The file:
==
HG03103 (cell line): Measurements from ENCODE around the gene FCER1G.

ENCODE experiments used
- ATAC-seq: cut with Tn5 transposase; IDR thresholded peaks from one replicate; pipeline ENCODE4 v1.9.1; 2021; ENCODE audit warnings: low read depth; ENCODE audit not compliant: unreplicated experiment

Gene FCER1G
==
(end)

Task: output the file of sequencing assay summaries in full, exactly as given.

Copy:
HG03103 (cell line): Measurements from ENCODE around the gene FCER1G.

ENCODE experiments used
- ATAC-seq: cut with Tn5 transposase; IDR thresholded peaks from one replicate; pipeline ENCODE4 v1.9.1; 2021; ENCODE audit warnings: low read depth; ENCODE audit not compliant: unreplicated experiment

Gene FCER1G